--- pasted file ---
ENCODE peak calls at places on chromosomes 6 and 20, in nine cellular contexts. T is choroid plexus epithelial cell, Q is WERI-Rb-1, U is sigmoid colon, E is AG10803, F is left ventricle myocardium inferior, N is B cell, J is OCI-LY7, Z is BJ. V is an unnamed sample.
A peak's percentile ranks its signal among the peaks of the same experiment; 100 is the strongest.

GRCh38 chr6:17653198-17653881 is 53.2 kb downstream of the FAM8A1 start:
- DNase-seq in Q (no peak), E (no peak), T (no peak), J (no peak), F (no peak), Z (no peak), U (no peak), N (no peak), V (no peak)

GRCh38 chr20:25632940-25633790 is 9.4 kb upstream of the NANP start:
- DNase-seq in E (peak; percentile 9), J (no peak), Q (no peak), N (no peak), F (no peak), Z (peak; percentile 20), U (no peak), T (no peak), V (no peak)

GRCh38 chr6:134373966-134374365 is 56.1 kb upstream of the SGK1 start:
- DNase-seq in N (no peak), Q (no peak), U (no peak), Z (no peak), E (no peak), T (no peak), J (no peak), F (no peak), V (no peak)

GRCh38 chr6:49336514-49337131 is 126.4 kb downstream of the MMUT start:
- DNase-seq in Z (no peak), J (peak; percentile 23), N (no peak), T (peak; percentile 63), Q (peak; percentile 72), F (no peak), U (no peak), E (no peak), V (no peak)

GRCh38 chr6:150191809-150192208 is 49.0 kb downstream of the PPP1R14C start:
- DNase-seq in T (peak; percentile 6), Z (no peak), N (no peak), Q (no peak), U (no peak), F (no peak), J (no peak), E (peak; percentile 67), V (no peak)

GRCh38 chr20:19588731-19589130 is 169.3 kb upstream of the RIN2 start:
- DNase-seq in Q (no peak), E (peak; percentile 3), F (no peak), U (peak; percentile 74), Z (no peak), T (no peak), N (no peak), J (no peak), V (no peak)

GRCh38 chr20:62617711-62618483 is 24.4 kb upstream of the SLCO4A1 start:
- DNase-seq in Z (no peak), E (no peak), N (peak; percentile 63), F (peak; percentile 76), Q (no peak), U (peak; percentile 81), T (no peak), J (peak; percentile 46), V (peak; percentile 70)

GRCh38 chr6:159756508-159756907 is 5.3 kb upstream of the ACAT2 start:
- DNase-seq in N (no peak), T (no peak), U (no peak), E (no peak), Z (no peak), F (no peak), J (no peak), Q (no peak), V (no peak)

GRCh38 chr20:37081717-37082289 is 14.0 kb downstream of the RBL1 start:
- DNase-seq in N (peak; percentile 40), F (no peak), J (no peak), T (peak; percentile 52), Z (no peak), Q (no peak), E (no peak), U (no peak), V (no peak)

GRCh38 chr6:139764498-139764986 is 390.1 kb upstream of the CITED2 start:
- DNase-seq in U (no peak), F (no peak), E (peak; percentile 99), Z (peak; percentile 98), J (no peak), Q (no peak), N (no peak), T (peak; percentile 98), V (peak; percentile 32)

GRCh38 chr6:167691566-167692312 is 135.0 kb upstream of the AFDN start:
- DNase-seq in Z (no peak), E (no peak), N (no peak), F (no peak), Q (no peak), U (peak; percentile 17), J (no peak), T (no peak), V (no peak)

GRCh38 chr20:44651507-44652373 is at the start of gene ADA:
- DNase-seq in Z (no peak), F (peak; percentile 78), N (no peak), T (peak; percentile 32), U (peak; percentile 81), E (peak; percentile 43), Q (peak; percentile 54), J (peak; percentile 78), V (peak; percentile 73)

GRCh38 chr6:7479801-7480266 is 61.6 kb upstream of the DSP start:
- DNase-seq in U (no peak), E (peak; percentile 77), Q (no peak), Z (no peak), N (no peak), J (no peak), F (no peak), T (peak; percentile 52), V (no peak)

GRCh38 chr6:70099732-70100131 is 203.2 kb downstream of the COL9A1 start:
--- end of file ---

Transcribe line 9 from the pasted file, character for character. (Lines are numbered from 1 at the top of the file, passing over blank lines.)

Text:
GRCh38 chr6:49336514-49337131 is 126.4 kb downstream of the MMUT start: